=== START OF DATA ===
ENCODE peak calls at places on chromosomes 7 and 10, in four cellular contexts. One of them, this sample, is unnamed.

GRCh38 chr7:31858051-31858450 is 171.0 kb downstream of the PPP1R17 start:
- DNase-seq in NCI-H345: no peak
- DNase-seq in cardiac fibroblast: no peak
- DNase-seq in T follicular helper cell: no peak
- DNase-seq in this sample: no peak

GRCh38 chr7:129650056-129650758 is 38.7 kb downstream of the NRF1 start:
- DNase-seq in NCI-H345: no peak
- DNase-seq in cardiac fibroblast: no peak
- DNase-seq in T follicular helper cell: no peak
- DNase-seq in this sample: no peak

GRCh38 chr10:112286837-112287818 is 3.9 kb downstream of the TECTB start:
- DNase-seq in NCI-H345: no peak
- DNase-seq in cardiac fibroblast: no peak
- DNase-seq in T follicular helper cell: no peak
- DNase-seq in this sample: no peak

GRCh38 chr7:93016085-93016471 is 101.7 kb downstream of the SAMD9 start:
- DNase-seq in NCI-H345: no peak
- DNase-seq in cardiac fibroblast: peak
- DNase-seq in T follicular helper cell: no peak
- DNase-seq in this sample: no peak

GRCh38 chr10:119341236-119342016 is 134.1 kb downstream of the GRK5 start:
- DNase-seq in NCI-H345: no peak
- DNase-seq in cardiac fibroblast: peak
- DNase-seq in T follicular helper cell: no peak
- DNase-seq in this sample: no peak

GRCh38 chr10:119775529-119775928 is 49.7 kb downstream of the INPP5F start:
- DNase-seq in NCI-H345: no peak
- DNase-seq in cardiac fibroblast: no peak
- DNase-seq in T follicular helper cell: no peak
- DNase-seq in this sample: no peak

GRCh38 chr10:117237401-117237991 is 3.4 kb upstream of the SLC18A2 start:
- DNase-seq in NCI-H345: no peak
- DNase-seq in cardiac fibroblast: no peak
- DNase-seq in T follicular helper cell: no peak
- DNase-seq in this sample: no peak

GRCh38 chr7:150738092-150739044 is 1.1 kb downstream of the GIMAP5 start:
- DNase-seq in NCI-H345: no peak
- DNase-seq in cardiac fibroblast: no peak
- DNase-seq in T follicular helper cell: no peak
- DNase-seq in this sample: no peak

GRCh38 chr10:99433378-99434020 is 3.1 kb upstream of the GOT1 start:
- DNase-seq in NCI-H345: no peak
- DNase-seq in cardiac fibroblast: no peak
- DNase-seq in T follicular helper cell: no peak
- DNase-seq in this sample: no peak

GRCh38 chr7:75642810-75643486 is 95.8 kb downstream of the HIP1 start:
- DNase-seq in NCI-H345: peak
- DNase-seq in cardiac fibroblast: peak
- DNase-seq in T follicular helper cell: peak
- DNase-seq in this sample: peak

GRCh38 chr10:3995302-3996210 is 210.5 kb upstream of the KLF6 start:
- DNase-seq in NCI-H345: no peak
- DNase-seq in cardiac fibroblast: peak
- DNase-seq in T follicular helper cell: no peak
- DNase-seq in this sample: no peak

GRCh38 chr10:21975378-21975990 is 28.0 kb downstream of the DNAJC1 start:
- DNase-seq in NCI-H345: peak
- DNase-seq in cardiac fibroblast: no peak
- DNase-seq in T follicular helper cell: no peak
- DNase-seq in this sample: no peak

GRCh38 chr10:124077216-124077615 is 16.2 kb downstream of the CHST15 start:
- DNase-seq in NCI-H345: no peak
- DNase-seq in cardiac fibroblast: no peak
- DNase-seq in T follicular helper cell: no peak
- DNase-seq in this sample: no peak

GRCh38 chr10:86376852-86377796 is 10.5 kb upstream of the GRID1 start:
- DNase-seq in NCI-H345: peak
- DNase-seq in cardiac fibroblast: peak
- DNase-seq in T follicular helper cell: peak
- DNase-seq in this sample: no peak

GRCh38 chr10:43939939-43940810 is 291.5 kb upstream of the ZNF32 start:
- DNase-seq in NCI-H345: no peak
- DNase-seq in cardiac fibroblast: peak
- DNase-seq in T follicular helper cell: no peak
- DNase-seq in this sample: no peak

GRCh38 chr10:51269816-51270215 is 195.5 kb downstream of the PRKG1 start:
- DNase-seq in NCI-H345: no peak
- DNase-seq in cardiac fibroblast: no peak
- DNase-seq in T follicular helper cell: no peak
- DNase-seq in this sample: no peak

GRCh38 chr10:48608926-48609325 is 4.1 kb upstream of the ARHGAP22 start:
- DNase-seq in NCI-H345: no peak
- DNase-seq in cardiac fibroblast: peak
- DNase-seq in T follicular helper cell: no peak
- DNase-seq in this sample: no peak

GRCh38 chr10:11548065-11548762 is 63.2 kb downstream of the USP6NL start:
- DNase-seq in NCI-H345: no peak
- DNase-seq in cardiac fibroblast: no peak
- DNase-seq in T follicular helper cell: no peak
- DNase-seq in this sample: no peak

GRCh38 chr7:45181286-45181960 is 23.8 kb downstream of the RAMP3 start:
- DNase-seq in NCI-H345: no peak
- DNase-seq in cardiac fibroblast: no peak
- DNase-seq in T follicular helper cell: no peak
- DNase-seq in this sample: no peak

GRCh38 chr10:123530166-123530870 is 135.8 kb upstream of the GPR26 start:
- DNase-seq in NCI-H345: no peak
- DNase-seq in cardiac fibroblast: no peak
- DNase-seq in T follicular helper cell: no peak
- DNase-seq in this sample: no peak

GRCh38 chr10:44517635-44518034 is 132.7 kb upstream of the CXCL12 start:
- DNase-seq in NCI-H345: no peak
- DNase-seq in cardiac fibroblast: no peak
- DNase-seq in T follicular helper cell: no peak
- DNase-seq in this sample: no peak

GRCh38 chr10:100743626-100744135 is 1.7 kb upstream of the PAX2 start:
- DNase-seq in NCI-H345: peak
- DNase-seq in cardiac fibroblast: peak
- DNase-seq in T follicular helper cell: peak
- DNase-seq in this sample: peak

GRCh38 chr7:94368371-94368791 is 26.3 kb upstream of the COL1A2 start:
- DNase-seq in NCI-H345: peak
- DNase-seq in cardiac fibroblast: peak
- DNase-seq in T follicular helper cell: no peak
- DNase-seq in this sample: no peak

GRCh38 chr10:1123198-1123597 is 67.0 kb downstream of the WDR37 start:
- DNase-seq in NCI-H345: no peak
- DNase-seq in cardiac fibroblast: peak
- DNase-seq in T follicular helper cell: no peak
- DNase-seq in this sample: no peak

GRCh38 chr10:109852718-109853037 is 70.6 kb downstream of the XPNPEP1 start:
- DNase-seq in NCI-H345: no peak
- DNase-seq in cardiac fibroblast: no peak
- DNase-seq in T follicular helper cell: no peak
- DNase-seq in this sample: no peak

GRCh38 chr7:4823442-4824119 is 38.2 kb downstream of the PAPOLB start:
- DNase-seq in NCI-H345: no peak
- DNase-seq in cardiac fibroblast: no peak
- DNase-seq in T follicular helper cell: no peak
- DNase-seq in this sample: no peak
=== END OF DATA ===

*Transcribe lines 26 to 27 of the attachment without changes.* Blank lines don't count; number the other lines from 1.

- DNase-seq in this sample: no peak

GRCh38 chr10:119775529-119775928 is 49.7 kb downstream of the INPP5F start: